1 Goldman A. H., ‘Affirmative Action’, Equality and Preferential Treatment, Cohen Marshall and Scanlon Thomas (eds) (Princeton: University Press, 1977), 192.
2 Dworkin Ronald, Taking Rights Seriously (London: Duckworth, 1977), 223–239.
3 George Sher, ‘Justifying Reverse Discrimination in Employment’, Cohen and Scanlon, op. cit., 49–60.
4 I advance a strong teleological objection to compensatory discrimination in the conclusion of subsection 4.2. Nathan Glazer presents another powerful teleological objection to reverse discrimination in his ‘Individual Rights against Group Rights’, in Human Rights, Kamenka Eugene and Tay A. E. (eds) (London: Edward Arnold, 1978), 87–103.
5 Day J. P., ‘Fairness and Fortune’, Ratio 19, No. 1 (06 1977), note 13; Feinberg Joel, Social Philosophy (Englewood Cliffs: Prentice-Hall, 1973), 100; Vecchio Giorgio del, Justice (Edinburgh: University Press, 1952), 51, 169.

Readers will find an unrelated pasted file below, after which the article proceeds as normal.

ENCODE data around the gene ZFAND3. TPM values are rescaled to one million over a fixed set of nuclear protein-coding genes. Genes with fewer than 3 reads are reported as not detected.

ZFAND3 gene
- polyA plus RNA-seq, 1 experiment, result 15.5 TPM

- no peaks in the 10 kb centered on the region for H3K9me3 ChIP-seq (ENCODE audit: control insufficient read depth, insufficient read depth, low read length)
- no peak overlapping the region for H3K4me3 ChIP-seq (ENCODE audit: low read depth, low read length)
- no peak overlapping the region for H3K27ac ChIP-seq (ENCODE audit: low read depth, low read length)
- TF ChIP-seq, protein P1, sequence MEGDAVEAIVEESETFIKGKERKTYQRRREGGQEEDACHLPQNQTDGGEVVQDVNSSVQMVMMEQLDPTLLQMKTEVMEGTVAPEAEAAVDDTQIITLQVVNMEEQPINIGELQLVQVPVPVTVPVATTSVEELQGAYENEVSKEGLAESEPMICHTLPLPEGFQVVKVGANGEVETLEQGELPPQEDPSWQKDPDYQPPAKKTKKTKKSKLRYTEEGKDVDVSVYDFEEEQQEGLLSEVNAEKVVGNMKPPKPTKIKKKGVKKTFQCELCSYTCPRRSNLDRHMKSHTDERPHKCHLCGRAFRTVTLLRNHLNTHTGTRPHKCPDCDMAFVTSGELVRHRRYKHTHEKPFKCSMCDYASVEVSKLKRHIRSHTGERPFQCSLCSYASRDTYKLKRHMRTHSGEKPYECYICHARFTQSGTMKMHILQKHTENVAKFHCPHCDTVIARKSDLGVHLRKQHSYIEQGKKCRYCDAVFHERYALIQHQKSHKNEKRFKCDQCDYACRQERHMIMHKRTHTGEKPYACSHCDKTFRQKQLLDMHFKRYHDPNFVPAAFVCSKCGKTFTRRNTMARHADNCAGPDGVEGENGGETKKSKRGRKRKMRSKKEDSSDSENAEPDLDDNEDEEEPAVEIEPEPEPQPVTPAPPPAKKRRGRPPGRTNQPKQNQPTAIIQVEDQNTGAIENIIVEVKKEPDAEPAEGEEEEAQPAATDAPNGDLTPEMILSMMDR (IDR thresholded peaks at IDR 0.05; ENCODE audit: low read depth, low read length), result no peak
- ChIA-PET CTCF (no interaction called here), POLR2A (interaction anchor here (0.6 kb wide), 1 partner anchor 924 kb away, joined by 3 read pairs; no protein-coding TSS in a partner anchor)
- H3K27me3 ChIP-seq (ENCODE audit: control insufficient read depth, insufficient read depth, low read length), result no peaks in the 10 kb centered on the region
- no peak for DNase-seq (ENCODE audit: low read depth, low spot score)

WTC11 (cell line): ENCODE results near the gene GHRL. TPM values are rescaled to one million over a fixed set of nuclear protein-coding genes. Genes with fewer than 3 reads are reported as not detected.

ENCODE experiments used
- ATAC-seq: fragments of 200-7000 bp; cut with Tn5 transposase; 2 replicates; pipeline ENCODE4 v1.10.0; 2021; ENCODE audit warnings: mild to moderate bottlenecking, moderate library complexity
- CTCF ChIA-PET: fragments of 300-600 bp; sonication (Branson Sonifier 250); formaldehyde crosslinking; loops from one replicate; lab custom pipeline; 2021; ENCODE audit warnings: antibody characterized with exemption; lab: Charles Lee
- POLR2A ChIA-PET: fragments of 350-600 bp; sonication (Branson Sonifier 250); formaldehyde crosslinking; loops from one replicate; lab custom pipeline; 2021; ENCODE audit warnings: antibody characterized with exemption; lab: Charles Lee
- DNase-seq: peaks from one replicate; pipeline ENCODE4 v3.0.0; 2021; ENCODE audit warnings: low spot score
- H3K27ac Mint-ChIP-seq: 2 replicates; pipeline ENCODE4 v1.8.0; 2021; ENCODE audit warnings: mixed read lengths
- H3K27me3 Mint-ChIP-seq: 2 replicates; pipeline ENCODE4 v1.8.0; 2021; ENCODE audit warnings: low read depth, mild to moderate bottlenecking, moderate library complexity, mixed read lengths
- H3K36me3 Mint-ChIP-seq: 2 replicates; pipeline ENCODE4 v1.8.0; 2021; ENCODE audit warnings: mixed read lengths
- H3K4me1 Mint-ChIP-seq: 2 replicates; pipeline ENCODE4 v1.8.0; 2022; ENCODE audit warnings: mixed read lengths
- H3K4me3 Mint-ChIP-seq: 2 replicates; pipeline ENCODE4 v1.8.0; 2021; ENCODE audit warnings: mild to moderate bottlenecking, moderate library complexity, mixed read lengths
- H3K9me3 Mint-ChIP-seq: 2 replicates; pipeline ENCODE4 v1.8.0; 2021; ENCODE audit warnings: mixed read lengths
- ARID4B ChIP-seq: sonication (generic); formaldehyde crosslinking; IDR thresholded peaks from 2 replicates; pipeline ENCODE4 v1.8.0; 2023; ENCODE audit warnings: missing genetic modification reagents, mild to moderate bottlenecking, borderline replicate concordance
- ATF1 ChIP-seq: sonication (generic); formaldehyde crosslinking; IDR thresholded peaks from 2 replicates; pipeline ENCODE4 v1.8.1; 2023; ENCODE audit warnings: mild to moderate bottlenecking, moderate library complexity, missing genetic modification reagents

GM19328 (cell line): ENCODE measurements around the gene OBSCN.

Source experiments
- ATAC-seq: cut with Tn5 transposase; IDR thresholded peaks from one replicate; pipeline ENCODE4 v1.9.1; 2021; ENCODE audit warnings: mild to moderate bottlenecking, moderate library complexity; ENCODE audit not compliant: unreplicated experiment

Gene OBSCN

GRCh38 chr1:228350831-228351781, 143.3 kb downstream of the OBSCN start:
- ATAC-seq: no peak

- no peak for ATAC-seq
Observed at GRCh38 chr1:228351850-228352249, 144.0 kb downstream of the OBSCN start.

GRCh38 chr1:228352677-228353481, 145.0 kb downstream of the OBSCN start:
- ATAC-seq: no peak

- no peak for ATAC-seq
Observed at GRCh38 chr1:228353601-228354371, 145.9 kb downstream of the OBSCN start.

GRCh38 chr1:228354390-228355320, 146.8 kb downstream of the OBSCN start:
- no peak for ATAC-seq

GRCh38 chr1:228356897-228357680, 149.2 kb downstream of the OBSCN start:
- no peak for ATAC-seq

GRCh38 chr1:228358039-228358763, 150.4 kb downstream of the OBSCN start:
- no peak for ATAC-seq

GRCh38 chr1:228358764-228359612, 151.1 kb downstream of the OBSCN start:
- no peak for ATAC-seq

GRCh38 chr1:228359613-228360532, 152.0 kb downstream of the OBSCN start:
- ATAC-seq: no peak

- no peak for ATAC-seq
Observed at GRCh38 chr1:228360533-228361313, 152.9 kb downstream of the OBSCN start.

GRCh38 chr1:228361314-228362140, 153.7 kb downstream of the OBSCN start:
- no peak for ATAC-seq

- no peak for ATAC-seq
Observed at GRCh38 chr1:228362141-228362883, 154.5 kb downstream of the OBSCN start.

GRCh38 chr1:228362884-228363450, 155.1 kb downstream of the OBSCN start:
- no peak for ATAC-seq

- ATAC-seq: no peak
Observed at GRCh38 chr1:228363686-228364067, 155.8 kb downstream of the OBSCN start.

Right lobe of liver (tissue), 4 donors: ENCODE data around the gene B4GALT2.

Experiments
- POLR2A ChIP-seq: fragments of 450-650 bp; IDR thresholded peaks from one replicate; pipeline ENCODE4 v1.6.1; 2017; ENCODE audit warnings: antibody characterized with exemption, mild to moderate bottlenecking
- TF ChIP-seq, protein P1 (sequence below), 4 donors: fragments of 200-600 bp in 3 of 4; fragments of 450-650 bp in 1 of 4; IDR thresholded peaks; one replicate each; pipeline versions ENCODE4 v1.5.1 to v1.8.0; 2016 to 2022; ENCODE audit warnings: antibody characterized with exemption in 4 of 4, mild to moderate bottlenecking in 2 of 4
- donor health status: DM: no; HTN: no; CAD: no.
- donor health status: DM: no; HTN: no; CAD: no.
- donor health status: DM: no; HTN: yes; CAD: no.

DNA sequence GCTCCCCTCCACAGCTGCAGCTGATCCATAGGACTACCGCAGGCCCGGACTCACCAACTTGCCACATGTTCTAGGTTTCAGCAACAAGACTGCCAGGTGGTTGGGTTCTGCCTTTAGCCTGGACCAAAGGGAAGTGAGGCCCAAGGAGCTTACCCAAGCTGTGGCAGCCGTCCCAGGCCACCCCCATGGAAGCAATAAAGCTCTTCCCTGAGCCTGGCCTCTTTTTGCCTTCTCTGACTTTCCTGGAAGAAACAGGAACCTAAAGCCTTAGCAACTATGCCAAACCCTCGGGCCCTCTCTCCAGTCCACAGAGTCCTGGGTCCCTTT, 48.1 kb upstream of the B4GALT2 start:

6 J. J. Thomson, ‘Preferential Hiring’, Cohen and Scanlon, op. cit., 39.
7 Allport G. W., The Nature of Prejudice (New York: Doubleday, 1968), 3–16. See also Field G. C., Prejudice and Impartiality (London: Methuen, 1932).
8 Op. cit., 212. Here is one more confirmation of the truth of Mill's assertion that ‘of all effects, none depend on so great a complication of causes as social phenomena’. He continues ‘social phenomena are those in which plurality of causes prevails in the utmost extent’. Allport's study does indeed show that prejudice is caused, e.g., sometimes by the authoritarian personality of the subject, sometimes by a tradition of anti-clericalism in the subject's society, and sometimes by both. But it is the third possibility which he finds to be much the most important one (J. S. Mill Logic, 8th edn, VI, vii, 1, 4; cf. III, x, 5–8).